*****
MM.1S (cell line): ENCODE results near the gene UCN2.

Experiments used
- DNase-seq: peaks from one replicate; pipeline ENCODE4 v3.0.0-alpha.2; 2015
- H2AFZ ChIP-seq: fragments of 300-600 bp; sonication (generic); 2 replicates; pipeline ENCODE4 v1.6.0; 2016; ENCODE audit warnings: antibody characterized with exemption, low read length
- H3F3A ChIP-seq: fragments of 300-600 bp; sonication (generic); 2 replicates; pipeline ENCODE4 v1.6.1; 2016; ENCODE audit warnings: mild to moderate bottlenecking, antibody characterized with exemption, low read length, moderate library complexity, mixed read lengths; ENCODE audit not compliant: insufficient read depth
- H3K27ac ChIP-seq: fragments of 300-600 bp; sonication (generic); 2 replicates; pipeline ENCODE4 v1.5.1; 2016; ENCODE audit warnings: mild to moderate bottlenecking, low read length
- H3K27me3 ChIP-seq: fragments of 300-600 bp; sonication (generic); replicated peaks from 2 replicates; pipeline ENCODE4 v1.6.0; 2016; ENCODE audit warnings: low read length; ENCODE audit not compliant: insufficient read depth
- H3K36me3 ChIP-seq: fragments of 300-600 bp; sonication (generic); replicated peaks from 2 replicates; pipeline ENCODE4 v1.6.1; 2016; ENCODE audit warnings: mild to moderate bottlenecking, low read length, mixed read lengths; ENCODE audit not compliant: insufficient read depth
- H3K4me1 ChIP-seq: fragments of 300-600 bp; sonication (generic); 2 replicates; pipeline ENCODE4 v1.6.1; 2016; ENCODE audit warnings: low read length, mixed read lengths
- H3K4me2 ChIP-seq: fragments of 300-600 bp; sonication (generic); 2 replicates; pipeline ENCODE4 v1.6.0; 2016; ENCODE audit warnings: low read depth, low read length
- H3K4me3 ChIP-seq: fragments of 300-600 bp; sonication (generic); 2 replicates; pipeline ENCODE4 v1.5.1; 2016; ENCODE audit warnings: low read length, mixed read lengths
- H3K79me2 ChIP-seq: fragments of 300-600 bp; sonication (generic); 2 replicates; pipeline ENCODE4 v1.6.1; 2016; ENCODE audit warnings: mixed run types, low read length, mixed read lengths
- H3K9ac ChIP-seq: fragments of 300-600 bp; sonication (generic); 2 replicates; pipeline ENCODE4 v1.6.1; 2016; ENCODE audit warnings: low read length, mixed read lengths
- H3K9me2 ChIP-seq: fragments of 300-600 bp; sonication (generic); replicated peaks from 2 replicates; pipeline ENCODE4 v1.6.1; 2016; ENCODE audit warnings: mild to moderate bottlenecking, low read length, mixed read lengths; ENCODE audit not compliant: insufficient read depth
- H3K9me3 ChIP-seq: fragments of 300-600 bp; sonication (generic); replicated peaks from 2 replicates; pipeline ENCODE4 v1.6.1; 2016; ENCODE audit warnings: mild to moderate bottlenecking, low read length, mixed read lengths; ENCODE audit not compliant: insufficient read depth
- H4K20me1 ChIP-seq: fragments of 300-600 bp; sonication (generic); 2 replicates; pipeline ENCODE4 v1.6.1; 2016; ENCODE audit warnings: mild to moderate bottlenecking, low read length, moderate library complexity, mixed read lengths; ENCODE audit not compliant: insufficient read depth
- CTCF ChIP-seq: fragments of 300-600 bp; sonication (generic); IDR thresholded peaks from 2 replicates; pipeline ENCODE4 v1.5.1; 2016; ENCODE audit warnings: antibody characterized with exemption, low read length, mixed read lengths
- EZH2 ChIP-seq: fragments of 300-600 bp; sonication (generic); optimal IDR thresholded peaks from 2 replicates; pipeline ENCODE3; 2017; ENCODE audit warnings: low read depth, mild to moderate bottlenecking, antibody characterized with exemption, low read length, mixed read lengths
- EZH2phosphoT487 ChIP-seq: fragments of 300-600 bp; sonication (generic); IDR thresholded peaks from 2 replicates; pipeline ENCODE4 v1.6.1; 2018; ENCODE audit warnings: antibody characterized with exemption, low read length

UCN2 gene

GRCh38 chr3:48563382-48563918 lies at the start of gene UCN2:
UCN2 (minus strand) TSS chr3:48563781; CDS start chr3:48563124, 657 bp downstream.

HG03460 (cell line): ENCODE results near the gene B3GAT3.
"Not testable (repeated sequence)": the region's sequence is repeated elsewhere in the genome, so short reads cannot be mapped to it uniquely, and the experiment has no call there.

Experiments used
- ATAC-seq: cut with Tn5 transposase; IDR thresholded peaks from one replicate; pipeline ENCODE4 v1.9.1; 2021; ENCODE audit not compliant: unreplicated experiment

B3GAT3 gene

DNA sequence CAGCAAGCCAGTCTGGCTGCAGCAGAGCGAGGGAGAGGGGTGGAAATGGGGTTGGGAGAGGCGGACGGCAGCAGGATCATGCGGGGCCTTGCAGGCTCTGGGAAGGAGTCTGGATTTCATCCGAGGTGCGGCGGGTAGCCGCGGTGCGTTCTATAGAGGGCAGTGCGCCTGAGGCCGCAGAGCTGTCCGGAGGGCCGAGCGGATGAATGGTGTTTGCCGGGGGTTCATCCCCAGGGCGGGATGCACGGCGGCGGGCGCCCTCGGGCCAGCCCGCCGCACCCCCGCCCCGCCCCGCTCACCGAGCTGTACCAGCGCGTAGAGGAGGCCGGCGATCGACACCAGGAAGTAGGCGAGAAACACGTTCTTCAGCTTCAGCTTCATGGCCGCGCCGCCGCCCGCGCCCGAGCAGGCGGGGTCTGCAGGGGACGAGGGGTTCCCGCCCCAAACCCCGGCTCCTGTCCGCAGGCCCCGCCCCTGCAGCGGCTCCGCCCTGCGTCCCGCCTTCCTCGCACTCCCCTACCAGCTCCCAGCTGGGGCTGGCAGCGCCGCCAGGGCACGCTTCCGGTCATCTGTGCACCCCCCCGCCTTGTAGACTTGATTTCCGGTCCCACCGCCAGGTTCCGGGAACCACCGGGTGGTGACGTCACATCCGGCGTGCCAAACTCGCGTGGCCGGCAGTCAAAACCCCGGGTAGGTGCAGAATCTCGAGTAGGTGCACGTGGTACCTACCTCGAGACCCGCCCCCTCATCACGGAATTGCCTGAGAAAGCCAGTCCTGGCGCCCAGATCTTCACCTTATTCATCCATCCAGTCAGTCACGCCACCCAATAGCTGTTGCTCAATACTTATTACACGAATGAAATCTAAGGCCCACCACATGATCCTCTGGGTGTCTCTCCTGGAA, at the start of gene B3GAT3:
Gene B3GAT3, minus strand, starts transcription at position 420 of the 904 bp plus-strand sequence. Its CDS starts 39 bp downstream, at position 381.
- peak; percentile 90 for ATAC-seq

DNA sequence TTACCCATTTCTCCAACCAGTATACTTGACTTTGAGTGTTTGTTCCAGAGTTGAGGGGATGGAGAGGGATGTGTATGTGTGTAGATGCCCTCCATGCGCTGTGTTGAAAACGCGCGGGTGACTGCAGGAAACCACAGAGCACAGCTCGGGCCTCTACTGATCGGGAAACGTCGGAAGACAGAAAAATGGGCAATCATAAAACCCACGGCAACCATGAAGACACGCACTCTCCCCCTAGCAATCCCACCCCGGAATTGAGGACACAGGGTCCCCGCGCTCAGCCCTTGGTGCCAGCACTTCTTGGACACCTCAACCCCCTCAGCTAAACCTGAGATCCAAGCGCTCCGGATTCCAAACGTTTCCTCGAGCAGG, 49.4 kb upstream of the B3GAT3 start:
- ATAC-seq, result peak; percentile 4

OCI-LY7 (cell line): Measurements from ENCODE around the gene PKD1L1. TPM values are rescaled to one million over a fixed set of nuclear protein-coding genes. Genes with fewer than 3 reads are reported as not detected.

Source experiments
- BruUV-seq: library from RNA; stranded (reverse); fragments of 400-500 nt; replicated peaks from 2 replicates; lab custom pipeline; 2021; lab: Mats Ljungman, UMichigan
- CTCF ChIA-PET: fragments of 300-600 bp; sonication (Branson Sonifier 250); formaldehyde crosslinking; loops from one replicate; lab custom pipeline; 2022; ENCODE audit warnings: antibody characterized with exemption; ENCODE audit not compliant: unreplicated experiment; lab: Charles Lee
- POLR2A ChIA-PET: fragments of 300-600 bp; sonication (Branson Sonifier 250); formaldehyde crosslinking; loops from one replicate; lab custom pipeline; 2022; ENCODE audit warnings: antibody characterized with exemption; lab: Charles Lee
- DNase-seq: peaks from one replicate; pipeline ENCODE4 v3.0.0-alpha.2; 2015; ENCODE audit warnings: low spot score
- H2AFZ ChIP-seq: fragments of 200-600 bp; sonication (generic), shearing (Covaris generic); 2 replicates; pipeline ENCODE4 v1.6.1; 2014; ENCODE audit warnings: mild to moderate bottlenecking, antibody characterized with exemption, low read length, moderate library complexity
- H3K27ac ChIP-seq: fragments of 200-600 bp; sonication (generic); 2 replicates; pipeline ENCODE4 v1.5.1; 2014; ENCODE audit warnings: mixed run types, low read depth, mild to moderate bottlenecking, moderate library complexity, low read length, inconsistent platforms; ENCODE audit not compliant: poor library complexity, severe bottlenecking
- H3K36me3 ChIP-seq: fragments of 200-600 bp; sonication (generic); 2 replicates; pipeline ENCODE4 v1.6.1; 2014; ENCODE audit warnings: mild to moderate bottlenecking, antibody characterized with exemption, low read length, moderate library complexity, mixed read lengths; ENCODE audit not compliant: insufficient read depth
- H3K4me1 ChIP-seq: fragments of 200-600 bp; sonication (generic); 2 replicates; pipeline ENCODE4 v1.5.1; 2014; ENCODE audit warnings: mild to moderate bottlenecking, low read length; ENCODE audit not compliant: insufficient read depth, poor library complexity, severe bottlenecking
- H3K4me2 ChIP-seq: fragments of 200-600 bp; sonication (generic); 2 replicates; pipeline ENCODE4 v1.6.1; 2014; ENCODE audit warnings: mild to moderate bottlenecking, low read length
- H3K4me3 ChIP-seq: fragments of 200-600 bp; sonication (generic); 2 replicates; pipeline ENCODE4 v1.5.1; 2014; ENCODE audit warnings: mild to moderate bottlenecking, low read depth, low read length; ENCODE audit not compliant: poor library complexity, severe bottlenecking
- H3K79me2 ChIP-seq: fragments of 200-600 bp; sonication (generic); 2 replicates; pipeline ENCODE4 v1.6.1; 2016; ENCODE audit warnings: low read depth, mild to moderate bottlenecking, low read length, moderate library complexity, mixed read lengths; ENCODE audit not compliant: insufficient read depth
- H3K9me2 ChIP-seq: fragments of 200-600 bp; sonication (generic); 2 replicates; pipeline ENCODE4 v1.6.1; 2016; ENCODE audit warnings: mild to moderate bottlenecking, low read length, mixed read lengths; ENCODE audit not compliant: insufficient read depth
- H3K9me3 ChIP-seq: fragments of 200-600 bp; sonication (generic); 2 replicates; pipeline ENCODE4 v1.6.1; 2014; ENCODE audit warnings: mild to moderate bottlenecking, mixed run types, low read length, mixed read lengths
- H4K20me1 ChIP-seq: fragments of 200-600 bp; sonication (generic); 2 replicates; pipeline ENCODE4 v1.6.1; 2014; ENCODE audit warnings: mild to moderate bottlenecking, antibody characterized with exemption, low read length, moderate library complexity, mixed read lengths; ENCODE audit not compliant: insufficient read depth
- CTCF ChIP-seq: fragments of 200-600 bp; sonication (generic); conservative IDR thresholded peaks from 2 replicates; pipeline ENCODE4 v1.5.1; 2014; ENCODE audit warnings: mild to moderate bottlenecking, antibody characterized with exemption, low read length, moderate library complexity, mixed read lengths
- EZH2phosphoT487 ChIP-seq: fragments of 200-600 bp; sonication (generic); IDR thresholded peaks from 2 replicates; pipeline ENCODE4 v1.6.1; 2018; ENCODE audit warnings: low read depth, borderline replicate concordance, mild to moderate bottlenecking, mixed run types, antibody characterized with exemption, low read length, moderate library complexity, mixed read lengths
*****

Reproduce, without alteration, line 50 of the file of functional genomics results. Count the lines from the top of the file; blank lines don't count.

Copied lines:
- EZH2phosphoT487 ChIP-seq: fragments of 200-600 bp; sonication (generic); IDR thresholded peaks from 2 replicates; pipeline ENCODE4 v1.6.1; 2018; ENCODE audit warnings: low read depth, borderline replicate concordance, mild to moderate bottlenecking, mixed run types, antibody characterized with exemption, low read length, moderate library complexity, mixed read lengths